Your mother made you wrong for telling the truth, this is abusive. Worse yet, she closed the topic for life so now you both have to stuff those thoughts. Making others wrong and shutting down communication is a behavior you will definitely inherent from her so look for it with your children, and remember what it felt like. An awake mother would have said afterwards, perhaps later that day, "I get that I made you wrong. I know that that was abusive. I get that I haven't included you in the conversations with your grandparents. I get that I have not been a safe space for you to tell me the truth. I get that your relationship with them has been boring for you. Keep letting me know your thoughts about this."

Secondly: Your grandparents are not in communication with you. They are unconscious. They've become stuck doing their imitation of communication. This is not your fault. They never studied how to get into communication with teenage girls. In their arrogance they thought these skills would come naturally. Nothing could be further from the truth. Whereas parents read books about raising children, there are very few books for grandparents about how to support grandchildren.

You both are of a different generation. You can see things that adults can no longer easily see. You can see the hypocrisies. They truly are unconscious; it's not you. There's nothing wrong with you. All the thoughts you have you're supposed to have. The way your grandparents talked with each other when they were young is totally different than how you and your sister talk with each other and with enlightened adults (if you're lucky to know any).

So, what’s this really about? It’s about you learning how to communicate openly, honestly, and spontaneously, zero thoughts withheld. Not you and your sister, just you. Grandparents are who you learn how to communicate openly and spontaneously with, you practice on them. Given that you're the one writing your sister may or may not take advantage of this opportunity. If she chooses to continue withholding thoughts from people (beginning with your relatives) then she will become like your grandparents and drive her grandchildren out of her life.

All young people come to this fork in the road. Most continue to operate from the decision to hide things from adults; they reap the consequences of this deceit for life. They develop an "honest act" around adults but in truth hide all sorts of things from them, as though adults aren’t capable of hearing the truth. Fear takes over. Eventually they become addicted to withholding. They try to have an open, honest relationship with their life-partner but they hide a "few" thoughts right at the very beginning which dooms the relationship to mediocrity and boredom (divorce). What would work is for both of you to locate the incident, it’s a specific communication, an interaction, that was the turning point—before they were great and fun, after which they weren’t, unless neither of you ever liked them.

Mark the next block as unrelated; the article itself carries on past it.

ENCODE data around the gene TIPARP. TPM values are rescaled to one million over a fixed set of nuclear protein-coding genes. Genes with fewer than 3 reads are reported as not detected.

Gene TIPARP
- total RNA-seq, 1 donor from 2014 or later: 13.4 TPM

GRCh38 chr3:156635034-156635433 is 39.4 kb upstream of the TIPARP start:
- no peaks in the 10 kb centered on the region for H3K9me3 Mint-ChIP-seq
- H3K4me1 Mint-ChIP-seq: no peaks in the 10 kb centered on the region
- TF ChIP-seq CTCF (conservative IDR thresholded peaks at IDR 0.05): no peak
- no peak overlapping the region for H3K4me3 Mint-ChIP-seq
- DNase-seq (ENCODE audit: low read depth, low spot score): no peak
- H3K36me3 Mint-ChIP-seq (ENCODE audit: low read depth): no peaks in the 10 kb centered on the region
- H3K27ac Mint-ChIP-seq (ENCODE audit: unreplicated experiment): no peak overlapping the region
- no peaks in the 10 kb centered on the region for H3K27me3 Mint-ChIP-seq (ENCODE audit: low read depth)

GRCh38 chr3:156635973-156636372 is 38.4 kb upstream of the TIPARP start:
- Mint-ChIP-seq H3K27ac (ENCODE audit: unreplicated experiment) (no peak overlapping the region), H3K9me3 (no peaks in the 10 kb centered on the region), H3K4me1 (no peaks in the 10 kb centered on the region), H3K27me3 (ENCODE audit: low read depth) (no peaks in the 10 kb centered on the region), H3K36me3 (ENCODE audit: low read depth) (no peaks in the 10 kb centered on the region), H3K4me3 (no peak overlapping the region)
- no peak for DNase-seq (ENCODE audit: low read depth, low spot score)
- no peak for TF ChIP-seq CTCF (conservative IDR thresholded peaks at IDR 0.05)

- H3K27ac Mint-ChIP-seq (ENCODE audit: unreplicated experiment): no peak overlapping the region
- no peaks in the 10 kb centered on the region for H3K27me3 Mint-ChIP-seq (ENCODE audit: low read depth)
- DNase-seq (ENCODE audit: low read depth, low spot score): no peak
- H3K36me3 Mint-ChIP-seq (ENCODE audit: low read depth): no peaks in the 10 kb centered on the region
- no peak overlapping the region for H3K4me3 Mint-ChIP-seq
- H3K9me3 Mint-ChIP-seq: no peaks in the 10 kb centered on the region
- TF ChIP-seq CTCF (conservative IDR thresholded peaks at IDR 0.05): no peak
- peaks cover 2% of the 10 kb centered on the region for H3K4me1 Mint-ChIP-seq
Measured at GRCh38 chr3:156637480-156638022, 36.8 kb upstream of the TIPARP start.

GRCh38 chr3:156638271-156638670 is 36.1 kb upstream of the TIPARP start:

You haven’t discovered the wonderfulness of grandparents. Most are so much more tolerant and accepting than your parents are—less likely to blow up over “little things.” You can talk about anything with them. You can say anything to them and they can get it. Because of memory lapses they laugh at all your old jokes, they'll watch reruns with you thinking it's the first time they saw the movie, and feign shock and awe at the trends/fads you share with them. Adult business persons pay lots of money for consultants, you've got two that you're not tapping into for free. You simply can’t be whole and complete until you're comfortable interacting with old folks.

* First person always. I'm bored, not, we're bored.

Do show this post to everyone.

With aloha, Gabby